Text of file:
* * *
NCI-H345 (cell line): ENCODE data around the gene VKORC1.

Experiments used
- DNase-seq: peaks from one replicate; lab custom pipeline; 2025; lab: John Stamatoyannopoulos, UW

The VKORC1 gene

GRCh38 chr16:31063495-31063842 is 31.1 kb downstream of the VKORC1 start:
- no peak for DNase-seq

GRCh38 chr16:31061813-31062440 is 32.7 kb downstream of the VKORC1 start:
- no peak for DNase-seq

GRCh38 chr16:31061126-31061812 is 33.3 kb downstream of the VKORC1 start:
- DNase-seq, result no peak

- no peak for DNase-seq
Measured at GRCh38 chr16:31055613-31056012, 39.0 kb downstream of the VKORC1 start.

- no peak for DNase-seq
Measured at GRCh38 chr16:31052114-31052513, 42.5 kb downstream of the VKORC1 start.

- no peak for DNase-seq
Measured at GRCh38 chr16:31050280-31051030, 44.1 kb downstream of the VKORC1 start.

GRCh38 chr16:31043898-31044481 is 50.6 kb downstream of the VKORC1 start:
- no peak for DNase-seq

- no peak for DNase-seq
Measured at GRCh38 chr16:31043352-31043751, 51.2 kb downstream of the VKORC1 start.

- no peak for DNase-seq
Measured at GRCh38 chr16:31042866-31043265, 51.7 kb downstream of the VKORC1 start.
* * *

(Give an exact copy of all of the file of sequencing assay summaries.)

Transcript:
NCI-H345 (cell line): ENCODE data around the gene VKORC1.

Experiments used
- DNase-seq: peaks from one replicate; lab custom pipeline; 2025; lab: John Stamatoyannopoulos, UW

The VKORC1 gene

GRCh38 chr16:31063495-31063842 is 31.1 kb downstream of the VKORC1 start:
- no peak for DNase-seq

GRCh38 chr16:31061813-31062440 is 32.7 kb downstream of the VKORC1 start:
- no peak for DNase-seq

GRCh38 chr16:31061126-31061812 is 33.3 kb downstream of the VKORC1 start:
- DNase-seq, result no peak

- no peak for DNase-seq
Measured at GRCh38 chr16:31055613-31056012, 39.0 kb downstream of the VKORC1 start.

- no peak for DNase-seq
Measured at GRCh38 chr16:31052114-31052513, 42.5 kb downstream of the VKORC1 start.

- no peak for DNase-seq
Measured at GRCh38 chr16:31050280-31051030, 44.1 kb downstream of the VKORC1 start.

GRCh38 chr16:31043898-31044481 is 50.6 kb downstream of the VKORC1 start:
- no peak for DNase-seq

- no peak for DNase-seq
Measured at GRCh38 chr16:31043352-31043751, 51.2 kb downstream of the VKORC1 start.

- no peak for DNase-seq
Measured at GRCh38 chr16:31042866-31043265, 51.7 kb downstream of the VKORC1 start.